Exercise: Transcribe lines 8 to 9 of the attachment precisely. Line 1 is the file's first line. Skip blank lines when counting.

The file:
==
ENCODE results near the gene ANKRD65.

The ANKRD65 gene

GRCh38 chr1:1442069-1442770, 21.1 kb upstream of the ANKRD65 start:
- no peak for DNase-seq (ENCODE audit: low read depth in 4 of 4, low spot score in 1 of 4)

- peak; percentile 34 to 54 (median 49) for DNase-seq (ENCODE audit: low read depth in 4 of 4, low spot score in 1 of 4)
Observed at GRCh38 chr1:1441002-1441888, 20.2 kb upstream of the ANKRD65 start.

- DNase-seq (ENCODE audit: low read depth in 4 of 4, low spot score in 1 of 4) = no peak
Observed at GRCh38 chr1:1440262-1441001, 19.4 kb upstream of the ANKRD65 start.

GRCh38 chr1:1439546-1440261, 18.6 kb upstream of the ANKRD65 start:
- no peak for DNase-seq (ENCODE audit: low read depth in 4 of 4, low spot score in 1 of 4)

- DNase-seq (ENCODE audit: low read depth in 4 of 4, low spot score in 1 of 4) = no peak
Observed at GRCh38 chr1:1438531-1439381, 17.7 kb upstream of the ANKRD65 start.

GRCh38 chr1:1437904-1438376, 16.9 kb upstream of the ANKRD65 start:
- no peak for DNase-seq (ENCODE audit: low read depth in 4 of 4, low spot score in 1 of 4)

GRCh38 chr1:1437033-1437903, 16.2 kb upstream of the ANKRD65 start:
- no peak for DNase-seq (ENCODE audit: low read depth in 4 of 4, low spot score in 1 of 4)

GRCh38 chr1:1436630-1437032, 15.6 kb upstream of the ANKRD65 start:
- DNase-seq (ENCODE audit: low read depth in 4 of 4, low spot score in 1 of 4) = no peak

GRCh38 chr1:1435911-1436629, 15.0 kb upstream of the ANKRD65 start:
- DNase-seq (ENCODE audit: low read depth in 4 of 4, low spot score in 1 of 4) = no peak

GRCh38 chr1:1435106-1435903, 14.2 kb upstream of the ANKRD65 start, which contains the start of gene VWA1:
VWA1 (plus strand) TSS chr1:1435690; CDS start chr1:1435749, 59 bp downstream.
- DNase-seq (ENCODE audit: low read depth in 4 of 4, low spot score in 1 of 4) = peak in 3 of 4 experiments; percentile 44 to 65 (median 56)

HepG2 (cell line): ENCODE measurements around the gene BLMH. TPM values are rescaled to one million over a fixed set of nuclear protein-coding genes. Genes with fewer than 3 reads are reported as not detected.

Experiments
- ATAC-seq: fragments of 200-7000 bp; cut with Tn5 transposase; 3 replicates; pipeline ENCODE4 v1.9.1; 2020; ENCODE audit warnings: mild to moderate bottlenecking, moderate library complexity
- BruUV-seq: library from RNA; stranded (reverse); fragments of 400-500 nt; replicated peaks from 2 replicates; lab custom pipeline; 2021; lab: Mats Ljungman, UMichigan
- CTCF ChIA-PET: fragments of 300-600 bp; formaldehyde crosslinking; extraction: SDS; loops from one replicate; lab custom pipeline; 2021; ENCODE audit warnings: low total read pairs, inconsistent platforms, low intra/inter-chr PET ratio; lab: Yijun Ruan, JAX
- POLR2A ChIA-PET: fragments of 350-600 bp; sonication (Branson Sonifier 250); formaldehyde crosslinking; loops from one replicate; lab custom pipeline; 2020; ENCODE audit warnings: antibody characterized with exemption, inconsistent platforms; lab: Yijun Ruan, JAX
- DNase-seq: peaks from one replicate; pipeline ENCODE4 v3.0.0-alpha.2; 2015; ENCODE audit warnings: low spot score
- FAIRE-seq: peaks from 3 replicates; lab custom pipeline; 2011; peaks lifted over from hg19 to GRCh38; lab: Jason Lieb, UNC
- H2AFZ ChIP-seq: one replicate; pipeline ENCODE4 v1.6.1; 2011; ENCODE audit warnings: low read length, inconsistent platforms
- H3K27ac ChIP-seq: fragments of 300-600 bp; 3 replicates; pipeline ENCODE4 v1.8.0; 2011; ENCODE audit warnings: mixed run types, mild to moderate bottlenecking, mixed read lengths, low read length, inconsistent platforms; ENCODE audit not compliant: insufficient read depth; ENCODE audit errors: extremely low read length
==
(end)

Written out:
Observed at GRCh38 chr1:1440262-1441001, 19.4 kb upstream of the ANKRD65 start.

GRCh38 chr1:1439546-1440261, 18.6 kb upstream of the ANKRD65 start: